New gut-brain link: How gut mucus could help treat brain disorders

Mucus is the first line of defence against bad bacteria in our gut. But could it also be part of our defence against diseases of the brain? Bacterial imbalance in the gut is linked with Alzheimer’s disease, autism and other brain disorders, yet the exact causes are unclear. Now a new research review of 113…

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Genestack signs multi-year agreement with AstraZeneca to implement Omics Data Manager

Cambridge, UK, May 2020 — Genestack Ltd. today announced that its flagship multi-omics data catalogue, curation and integrative search product, Omics Data Manager (ODM), has been licensed and implemented by AstraZeneca. Genestack’s ODM is an enabling technology providing a central hub for organising and querying multi-omics data from multiple sites, including transcriptomics and proteomics. Curation…

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Dietary and physical activity intervention reduces LDL cholesterol level in children

An individualised and family-based physical activity and dietary intervention reduced the plasma LDL cholesterol concentration of primary school children, a new study from the University of Eastern Finland shows. The findings of the Physical Activity and Nutrition in Children (PANIC) Study ongoing at the University of Eastern Finland were published in the European Journal of…

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Next frontier in bacterial engineering

From bacteria-made insulin that obviates the use of animal pancreases to a better understanding of infectious diseases and improved treatments, genetic engineering of bacteria has redefined modern medicine. Yet, serious limitations remain that hamper| progress in numerous other areas. A decades-old bacterial engineering technique called recombineering (recombination-mediated genetic engineering) allows scientists to scarlessly swap pieces…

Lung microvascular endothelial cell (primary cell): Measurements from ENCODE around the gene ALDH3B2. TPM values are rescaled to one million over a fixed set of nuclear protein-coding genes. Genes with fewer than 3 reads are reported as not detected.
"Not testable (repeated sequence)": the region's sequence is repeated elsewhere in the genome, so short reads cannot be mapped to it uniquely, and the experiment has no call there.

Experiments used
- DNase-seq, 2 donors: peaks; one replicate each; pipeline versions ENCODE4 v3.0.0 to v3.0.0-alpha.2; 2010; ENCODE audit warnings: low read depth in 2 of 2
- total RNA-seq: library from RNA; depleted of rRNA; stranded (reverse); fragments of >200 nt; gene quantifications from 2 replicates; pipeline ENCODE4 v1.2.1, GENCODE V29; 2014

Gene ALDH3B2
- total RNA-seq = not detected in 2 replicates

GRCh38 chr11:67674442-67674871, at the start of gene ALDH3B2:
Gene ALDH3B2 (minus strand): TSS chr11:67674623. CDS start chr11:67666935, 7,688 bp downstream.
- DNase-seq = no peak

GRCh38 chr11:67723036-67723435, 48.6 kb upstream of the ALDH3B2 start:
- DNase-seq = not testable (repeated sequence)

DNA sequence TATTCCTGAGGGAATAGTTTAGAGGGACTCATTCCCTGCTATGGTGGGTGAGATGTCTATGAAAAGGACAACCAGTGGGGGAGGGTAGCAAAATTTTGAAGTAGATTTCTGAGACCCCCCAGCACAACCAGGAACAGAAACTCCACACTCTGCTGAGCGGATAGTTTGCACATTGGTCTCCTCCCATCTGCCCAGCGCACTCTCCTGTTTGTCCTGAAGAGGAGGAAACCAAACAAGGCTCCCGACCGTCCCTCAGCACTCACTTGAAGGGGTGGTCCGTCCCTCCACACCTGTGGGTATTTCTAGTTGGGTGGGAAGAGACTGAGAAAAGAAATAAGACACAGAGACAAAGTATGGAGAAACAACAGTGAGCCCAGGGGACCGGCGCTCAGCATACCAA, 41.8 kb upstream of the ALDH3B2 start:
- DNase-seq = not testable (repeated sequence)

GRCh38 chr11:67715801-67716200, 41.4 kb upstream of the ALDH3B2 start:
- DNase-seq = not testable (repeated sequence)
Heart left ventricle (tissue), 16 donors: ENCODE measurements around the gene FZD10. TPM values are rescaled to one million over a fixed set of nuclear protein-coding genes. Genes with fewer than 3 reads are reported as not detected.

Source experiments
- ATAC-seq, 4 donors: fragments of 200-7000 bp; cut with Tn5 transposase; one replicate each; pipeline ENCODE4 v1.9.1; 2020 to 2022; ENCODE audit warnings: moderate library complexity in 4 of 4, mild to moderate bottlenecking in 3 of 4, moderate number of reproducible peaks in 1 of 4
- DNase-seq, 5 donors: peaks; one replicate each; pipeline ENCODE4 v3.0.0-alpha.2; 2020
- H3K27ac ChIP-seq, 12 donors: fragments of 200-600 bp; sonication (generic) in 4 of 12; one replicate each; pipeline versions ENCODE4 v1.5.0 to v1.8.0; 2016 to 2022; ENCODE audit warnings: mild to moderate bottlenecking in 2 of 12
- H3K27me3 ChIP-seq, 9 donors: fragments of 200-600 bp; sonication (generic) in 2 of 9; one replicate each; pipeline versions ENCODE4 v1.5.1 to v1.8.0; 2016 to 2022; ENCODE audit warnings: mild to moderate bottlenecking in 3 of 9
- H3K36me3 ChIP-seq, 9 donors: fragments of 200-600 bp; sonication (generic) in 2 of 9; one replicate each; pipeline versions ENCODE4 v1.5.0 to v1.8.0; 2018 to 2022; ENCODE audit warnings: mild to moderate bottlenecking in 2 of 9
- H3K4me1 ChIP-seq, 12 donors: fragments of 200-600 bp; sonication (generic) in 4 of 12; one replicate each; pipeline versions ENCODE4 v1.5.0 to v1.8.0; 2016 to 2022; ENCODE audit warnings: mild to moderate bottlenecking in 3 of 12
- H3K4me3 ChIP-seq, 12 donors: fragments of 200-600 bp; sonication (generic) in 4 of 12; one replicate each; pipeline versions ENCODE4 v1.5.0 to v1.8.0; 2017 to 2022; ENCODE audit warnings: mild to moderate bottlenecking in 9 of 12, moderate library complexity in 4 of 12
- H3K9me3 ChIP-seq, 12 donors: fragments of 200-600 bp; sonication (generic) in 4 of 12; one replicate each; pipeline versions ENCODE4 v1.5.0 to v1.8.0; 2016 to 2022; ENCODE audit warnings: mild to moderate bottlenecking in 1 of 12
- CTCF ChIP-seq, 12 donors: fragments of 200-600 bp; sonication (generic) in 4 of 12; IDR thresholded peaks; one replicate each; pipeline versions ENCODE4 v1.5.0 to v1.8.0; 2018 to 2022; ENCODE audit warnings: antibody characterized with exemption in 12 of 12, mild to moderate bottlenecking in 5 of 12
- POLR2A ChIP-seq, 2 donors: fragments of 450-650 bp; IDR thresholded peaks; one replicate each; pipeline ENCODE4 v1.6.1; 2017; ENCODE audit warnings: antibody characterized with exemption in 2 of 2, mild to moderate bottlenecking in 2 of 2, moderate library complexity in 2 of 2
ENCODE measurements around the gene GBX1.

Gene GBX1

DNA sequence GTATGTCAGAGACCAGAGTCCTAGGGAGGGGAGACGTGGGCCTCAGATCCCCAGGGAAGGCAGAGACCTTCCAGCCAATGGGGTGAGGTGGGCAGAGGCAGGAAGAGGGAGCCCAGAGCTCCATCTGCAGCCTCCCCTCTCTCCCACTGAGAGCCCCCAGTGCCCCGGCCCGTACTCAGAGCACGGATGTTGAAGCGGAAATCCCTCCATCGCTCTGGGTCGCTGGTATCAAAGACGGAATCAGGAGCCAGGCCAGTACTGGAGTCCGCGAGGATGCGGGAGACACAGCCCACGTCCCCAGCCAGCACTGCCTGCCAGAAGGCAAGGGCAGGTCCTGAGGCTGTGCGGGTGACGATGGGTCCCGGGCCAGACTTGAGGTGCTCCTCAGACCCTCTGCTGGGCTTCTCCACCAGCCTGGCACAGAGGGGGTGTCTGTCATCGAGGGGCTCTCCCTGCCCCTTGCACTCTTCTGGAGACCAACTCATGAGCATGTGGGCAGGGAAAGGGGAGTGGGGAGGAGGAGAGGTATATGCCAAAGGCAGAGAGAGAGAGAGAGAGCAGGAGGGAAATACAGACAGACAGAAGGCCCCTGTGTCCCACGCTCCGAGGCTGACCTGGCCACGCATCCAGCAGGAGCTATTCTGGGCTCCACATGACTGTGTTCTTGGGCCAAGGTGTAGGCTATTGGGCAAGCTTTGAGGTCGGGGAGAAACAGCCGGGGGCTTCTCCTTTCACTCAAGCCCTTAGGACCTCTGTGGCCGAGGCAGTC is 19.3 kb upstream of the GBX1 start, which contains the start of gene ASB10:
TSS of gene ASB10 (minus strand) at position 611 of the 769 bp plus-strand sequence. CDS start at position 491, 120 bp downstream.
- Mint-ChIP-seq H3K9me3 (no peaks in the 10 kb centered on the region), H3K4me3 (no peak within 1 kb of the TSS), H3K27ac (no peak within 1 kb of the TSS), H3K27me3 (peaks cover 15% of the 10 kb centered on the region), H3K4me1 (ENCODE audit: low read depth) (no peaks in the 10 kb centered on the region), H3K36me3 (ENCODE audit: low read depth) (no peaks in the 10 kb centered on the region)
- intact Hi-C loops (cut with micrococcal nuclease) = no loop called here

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First cases of COVID-19 in New York City primarily from European and US sources

In New York City, the first confirmed COVID-19 cases arose mostly through untracked transmission of the virus from Europe and other parts of the United States, a new molecular epidemiology study of 84 patients reports. The results provide limited evidence to support any direct introductions of the virus from China, where SARS-CoV-2 originated. The first…

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Immunotherapy for bowel cancer could change clinical practice

A large international trial involving UCL and University College London Hospitals NHS Foundation Trust (UCLH) has found that pembrolizumab, a form of immunotherapy, more than doubled the ‘progression free survival’ time of patients with a specific subtype of advanced bowel cancer, when compared with chemotherapy. ‘Progression free survival’ is the length of time during and…

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Growing evidence that minority ethnic groups in England may be at higher risk of COVID-19

Previous pandemics have often disproportionately impacted ethnic minorities and socioeconomically disadvantaged populations. While early evidence suggests that the same may be occurring in the current SARS-CoV-2 pandemic, research into the subject remains limited. A team of researchers at the University of Glasgow and Public Health Scotland, UK analysed data on 392,116 participants in the UK…

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Get ready for the latest science in heart failure

Save the date for HFA Discoveries, the latest scientific platform of the European Society of Cardiology (ESC). Find out what’s on the horizon for prevention and treatment during this innovative online event. Worldwide, an estimated 26 million people have heart failure.1 In Europe, one-year all-cause mortality rates for acute and chronic heart failure are 23.6%…

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Glucocorticoids are harmful in treating viral respiratory infections

Glucocorticoids are widely used in treating acute respiratory distress syndrome (ARDS) despite there being no indisputable scientific evidence of their effectiveness. The main reason seems to be that there is no effective treatment for ARDS patients on ventilators. The death rate of these patients differs between 30-40 percent depending on the data. ARDS is often…

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C.D.C. Suggests Big Changes to Offices: Temperature Checks and Desk Shields

Upon arriving at work, employees should get a temperature and symptom check. Inside the office, desks should be six feet apart. If that isn’t possible, employers should consider erecting plastic shields around desks. If followed, the guidelines would lead to a far-reaching remaking of the corporate work experience. They even upend years of advice on…

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